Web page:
2 postdoctoral positions in modelling of infectious diseases at Institut Pasteur, Paris with Cauchemez and Salje
The Mathematical Modelling of Infectious Diseases Unit at Institut Pasteur was created in 2013. The research focus of the Unit is to develop state-of-the-art mathematical and statistical methods to tackle the many challenges epidemiologists and microbiologists face when analysing infectious disease data.
Our primary focus is the study of infectious disease dynamics, both in long-term endemic settings and in outbreaks. We aim to better understand how pathogens spread in human populations with a view to support policy-making and optimize control strategies. These analyses benefit from a strong network of collaborators in the field (in particular within the large International Network of Pasteur Institutes that consist of 34 institutes spread across the world) but also of strong connections with other Centres of Excellence in mathematical modelling. Our approach is therefore highly multidisciplinary, looking at infectious diseases through multiple perspectives (epidemiology, surveillance, Public Health, policy making, microbiology), multiple scales and multiple data streams.
We are seeking two postdocs to work on a portfolio of research projects. The portfolio includes the development of mathematical and statistical models to analyse infectious disease data with complex structures for a wide range of applications.
In an ambitious project funded by DARPA, the first postdoc will collaborate with a multidisciplinary team of experimentalists (led by Dr Marco Vignuzzi and Dr Carla Saleh), entomologists (led by Dr Anna-Bella Failloux) and epidemiologists (Dr Moritz Kraemer) to better identify emerging arbovirus threats. The study will focus on arboviruses that have already spilled over in humans; but have not yet led to major epidemics. Detailed laboratory experiments will be conducted in mosquitoes and mammalians to monitor viral populations and identify minority variants with a competitive advantage for emergence. Experimental transmission studies between mosquitoes and mammalians will be performed. Entomological and surveillance data will also be available for multiple sites. The postdoc role will be to develop mathematical models of within-host infection and between-host transmission to integrate these diverse data collected at very different scales with a view to assess the potential for emergence of the different variants while also accounting for real-world complexities.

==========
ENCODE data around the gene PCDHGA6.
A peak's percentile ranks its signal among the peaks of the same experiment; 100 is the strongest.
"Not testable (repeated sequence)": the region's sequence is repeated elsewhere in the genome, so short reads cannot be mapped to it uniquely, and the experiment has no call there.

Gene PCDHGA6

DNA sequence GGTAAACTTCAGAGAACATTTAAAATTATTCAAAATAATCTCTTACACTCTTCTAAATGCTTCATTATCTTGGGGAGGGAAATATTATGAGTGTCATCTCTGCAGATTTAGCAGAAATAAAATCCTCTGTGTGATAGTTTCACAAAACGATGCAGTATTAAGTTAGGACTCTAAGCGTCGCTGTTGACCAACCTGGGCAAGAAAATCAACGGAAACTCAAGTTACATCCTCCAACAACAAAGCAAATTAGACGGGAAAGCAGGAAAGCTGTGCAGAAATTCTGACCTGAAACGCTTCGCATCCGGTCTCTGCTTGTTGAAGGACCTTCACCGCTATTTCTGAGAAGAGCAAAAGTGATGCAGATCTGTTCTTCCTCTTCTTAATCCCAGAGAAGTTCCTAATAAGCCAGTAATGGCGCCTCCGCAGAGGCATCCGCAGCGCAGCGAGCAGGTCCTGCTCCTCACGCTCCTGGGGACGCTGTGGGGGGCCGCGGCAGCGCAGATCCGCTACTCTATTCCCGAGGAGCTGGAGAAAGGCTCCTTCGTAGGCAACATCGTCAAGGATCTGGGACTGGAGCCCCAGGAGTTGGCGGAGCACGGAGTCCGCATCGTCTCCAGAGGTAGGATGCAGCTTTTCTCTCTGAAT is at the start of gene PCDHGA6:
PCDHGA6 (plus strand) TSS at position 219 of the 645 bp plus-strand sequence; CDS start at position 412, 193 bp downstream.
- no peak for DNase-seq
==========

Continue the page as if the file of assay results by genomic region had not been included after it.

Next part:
The second postdoc will work on a portfolio of projects aiming to use spatial approaches to better characterize the emergence, spread and control of pathogens. For example, in a first project, the postdoc will collaborate with ICDDR,B and Johns Hopkins (Dr Emily Gurley) to better understand the complex dynamics of Nipah circulation in bats and subsequent spillover events in humans in Bangladesh from the analysis of detailed bats data and human case data. In a second project, the postdoc will collaborate with Imperial College (Dr Neil Ferguson) and the World Mosquito Program (Dr Cameron Simmons) to assess the impact of a largescale deployment of Wolbachia infected mosquitoes on dengue incidence in Rio de Janeiro, Brazil.
The postdocs will be expected to develop state-of-the-art statistical and mathematical methodology that may involve Markov Chain Monte Carlo Sampling (MCMC), Sequential Monte Carlo sampling, Particle MCMC, Approximate Bayesian Computation or phylogenetic techniques. The exact projects the successful applicants will undertake will be determined in discussion with the team, taking into account the applicants’ interests and experience.
The postdocs will be co-supervised by Dr Simon Cauchemez and Dr Henrik Salje. Applicants will be given a one-year contract with possibility to extend it for another 2 years, should both parties agree.
Interested candidates should contact email Cécile Limouzin (firstname.lastname@example.org) with a CV, statement of interest and contact details of two referees that will be contacted directly after the interviews. The deadline for applications is 19 September 2018, with contracts expected to start in January 2019.
Salary: Depending on education and experience.
Location: Mathematical Modelling of Infectious Diseases Unit, Institut Pasteur, 28 rue du Dr Roux, 75724 Paris Cedex 15, France.
• Research experience of working with mathematical and/or statistical models.
• A strong interest in infectious disease epidemiology.
• Ability to collate and analyse data, interpret and present results to a high standard using a range of specialised research techniques.
• Programming experience in C, C++ or Java.
• Good knowledge of the R statistical programming language.
• Excellent verbal and written communication skills. The working language of the laboratory is English.
• Experience in communicating research findings to a non-specialist audience.
• Ability to work independently but also as part of a larger interdisciplinary research team.
• PhD in one of the following areas: infectious disease epidemiology, mathematics, statistics, physics, computer science, population biology or a similarly quantitative discipline.
- Institut Pasteur
- Closing date
- September 19th, 2018
- Posted on
- August 29th, 2018 14:02
- Last updated
- August 31st, 2018 08:01